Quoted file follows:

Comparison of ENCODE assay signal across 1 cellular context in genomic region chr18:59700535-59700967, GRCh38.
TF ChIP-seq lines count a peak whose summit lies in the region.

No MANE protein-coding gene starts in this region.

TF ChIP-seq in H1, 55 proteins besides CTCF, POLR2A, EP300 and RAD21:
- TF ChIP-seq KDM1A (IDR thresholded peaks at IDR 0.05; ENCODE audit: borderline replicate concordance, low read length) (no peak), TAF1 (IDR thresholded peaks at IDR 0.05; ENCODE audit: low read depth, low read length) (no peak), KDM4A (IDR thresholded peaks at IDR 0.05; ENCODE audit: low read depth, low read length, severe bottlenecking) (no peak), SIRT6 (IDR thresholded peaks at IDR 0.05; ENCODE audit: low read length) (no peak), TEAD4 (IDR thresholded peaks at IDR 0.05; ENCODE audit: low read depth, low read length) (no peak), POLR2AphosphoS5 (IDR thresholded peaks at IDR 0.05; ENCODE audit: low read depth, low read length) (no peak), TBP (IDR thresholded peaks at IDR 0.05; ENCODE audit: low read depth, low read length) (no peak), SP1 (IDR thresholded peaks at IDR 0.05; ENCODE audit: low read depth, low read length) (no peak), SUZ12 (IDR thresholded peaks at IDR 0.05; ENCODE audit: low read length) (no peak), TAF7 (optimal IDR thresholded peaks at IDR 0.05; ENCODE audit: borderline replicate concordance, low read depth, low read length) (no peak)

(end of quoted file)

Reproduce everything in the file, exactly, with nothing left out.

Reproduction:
Comparison of ENCODE assay signal across 1 cellular context in genomic region chr18:59700535-59700967, GRCh38.
TF ChIP-seq lines count a peak whose summit lies in the region.

No MANE protein-coding gene starts in this region.

TF ChIP-seq in H1, 55 proteins besides CTCF, POLR2A, EP300 and RAD21:
- TF ChIP-seq KDM1A (IDR thresholded peaks at IDR 0.05; ENCODE audit: borderline replicate concordance, low read length) (no peak), TAF1 (IDR thresholded peaks at IDR 0.05; ENCODE audit: low read depth, low read length) (no peak), KDM4A (IDR thresholded peaks at IDR 0.05; ENCODE audit: low read depth, low read length, severe bottlenecking) (no peak), SIRT6 (IDR thresholded peaks at IDR 0.05; ENCODE audit: low read length) (no peak), TEAD4 (IDR thresholded peaks at IDR 0.05; ENCODE audit: low read depth, low read length) (no peak), POLR2AphosphoS5 (IDR thresholded peaks at IDR 0.05; ENCODE audit: low read depth, low read length) (no peak), TBP (IDR thresholded peaks at IDR 0.05; ENCODE audit: low read depth, low read length) (no peak), SP1 (IDR thresholded peaks at IDR 0.05; ENCODE audit: low read depth, low read length) (no peak), SUZ12 (IDR thresholded peaks at IDR 0.05; ENCODE audit: low read length) (no peak), TAF7 (optimal IDR thresholded peaks at IDR 0.05; ENCODE audit: borderline replicate concordance, low read depth, low read length) (no peak)